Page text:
If you’re not confident in your exam results or if your LSAT score isn’t stellar, law school editing could save the day. Having a strong personal statement can help an admission committee decide whether you’re a good fit for their program. A strong personal statement will also show the admission committee that you’re enthusiastic about attending law school. Here are some tips for law school editing. Listed below are some of the best tips for law school editing.
The last paragraph should tie the themes together. Mention the law school you are applying to and the degree you plan to obtain. A common mistake is to simply throw in the name of the law school as a token. Almost any law school program would fill that spot. This example fails to communicate the research and interest the writer has shown in NYU’s law program. It fails to mention the strengths of NYU’s law program in intellectual property and the city’s technology specialists.
Your statement of purpose should demonstrate why you want to go to law school. Instead of being a glorified salesperson, it should showcase your passion for law. Highlight what makes law school unique and exciting to you. Don’t pander to the admissions committee, and instead describe why it’s exactly what you need to get your degree. Mention modules and internship opportunities that interest you. Describe your research interests.
Avoiding legal concepts and jargon
While most law schools require a two-page, double-spaced essay, many do not. Some schools have specific word/character requirements for personal statements, but the standard is two pages and double-spaced. The key is to avoid using legal concepts and jargon, rhetorical flourishes, or complex language. As with any other application, clarity and concision are essential to securing admission to law school.
Although it may seem tempting to use legal jargon to impress admissions officers, the truth is that admissions officers do not like it, especially when it is used incorrectly or as a show. Instead, use your own voice and convey your uniqueness. Avoid using cliches, which have been overused and do not add value to your statement. They make your personal statement sound generic and impersonal.
Among other things, you should follow the formatting restrictions when editing your law school personal statement. Always use 12-point Times New Roman font. It’s also important to double-space your paper, so make sure you use one-inch margins. Double-spaced and left-aligned paragraphs are recommended. Similarly, avoid adding extra returns between paragraphs. Then, you should use the numbering system to indicate which school you are applying to, and write after these specific numbers.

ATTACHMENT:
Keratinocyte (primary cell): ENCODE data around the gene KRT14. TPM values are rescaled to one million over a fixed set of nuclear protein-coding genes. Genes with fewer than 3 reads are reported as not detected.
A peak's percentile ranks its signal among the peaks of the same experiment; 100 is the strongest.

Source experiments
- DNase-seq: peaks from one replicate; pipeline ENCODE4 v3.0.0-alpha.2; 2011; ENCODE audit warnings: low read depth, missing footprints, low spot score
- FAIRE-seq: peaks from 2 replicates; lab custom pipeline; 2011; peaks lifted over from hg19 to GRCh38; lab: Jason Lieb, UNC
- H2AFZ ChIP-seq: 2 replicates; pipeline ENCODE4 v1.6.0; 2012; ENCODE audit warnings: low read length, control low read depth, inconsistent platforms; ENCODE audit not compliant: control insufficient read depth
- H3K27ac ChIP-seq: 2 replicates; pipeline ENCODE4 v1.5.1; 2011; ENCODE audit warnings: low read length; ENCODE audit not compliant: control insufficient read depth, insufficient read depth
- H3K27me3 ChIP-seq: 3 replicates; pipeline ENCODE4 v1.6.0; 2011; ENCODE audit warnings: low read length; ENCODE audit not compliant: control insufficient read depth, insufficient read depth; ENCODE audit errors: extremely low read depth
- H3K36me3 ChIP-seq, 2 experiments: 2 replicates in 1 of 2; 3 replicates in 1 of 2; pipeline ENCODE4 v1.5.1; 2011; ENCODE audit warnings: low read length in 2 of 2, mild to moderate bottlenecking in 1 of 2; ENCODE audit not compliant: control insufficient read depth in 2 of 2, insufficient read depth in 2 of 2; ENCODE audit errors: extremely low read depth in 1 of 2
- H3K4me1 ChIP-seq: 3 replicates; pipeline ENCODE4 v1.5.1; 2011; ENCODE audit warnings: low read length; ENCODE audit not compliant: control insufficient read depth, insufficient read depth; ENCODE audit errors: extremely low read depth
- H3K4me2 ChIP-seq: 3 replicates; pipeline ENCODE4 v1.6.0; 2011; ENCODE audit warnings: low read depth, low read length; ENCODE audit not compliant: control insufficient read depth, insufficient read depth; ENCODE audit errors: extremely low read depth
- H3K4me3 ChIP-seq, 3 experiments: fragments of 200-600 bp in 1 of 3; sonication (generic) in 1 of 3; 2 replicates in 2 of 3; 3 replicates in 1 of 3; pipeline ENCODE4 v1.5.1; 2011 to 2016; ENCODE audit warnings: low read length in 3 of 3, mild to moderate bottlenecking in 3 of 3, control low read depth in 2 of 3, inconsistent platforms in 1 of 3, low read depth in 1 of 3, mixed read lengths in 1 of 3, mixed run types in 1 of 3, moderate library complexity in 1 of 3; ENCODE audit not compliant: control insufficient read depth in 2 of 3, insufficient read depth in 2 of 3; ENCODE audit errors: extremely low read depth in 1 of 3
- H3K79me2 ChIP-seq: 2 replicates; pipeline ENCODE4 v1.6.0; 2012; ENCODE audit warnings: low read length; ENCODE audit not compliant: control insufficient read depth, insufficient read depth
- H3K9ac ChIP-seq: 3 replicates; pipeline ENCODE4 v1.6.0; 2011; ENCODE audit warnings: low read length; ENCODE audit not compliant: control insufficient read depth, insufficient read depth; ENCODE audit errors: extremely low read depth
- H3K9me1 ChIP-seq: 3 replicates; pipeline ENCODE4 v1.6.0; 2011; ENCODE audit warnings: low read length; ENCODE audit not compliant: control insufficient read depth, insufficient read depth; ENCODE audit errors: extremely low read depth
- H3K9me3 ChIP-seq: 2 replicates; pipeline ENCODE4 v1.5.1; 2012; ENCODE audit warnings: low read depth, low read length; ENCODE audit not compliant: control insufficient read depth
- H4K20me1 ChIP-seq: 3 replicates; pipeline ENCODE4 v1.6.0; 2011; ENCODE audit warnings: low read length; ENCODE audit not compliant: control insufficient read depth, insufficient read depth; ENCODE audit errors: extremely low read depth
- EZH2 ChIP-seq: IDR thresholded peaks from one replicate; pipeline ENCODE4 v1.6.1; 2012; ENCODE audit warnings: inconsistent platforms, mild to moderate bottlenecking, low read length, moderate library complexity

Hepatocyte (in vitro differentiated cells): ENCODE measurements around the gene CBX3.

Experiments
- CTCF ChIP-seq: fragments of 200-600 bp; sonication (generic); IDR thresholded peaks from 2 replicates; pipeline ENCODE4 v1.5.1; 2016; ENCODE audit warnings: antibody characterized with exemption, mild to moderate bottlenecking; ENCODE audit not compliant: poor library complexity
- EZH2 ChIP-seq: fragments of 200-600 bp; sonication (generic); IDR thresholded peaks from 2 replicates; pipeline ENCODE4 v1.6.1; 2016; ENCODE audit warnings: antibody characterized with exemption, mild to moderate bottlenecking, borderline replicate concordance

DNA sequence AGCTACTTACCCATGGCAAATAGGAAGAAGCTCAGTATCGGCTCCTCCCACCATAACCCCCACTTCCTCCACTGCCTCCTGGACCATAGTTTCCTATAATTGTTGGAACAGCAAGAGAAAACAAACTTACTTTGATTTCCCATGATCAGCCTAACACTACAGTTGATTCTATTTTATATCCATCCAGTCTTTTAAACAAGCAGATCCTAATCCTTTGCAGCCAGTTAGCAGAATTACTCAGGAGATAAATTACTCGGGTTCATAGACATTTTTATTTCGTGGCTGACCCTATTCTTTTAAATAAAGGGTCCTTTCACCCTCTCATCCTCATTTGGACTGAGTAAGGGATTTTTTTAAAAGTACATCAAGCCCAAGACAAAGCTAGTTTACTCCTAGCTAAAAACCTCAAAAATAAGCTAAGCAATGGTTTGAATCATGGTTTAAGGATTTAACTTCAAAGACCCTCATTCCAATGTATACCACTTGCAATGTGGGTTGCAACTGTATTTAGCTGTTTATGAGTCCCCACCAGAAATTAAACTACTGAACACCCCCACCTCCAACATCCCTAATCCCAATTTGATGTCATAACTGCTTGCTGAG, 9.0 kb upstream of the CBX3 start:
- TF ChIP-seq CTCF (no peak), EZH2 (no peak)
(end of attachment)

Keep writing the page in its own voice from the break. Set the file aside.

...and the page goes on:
Despite the fact that your personal statement is an essay, it’s important to keep it objective. Avoid writing about social issues or public policy. It should be a reflection of who you are, not about a family member or a social or legal issue. When editing, remember that your personal statement should allow the admissions committee to get to know you and your personality, not just your achievements. To make it more interesting to the admissions committee, consider asking a friend or family member to read your essay. It’s likely that they’ll feel the same way.
Writing in first-person narrative
The best law school personal statement is written in the first person. This style of writing is more personal than other forms of writing, and it demonstrates a person’s personality, as well as their interests. It should be a concise account of your experiences, rather than a generic ramble about the applicant’s background. In addition, a personal statement for law school should be no more than two pages, double-spaced, and typed in Times New Roman or Arial font.
To make the essay seem more genuine, consider highlighting any negative aspects of your life. Law schools typically seek high achievers. So, if your personal history contains a low grade or learning disability, this strategy is probably not the best choice. But if you have been in a serious accident or other challenge in your life, this approach is most appropriate. You can use the opportunity to show improvement over time to make your personal statement more authentic and personal.
Avoiding focusing on negative aspects of your life
In your law school personal statement, you need to emphasize your strengths while avoiding focusing on your weaknesses. If you include a weakness, it is likely to stand out more than your strengths. It is also best to write in a confident, positive tone, and if you must mention a problem, include it in an addendum. Your personal statement should also be unique to each law school, so avoid rewriting it for each application. Make sure to use concrete examples, rather than abstract concepts.
One of the most common mistakes when writing your law school personal statement is focusing on adversity. While you may want to write about the hardships you overcame, remember that your applicant pool contains people who have suffered homelessness, abuse, or natural disasters. Don’t focus on a minor adversity, such as getting chickenpox as a child, or witnessing bullying.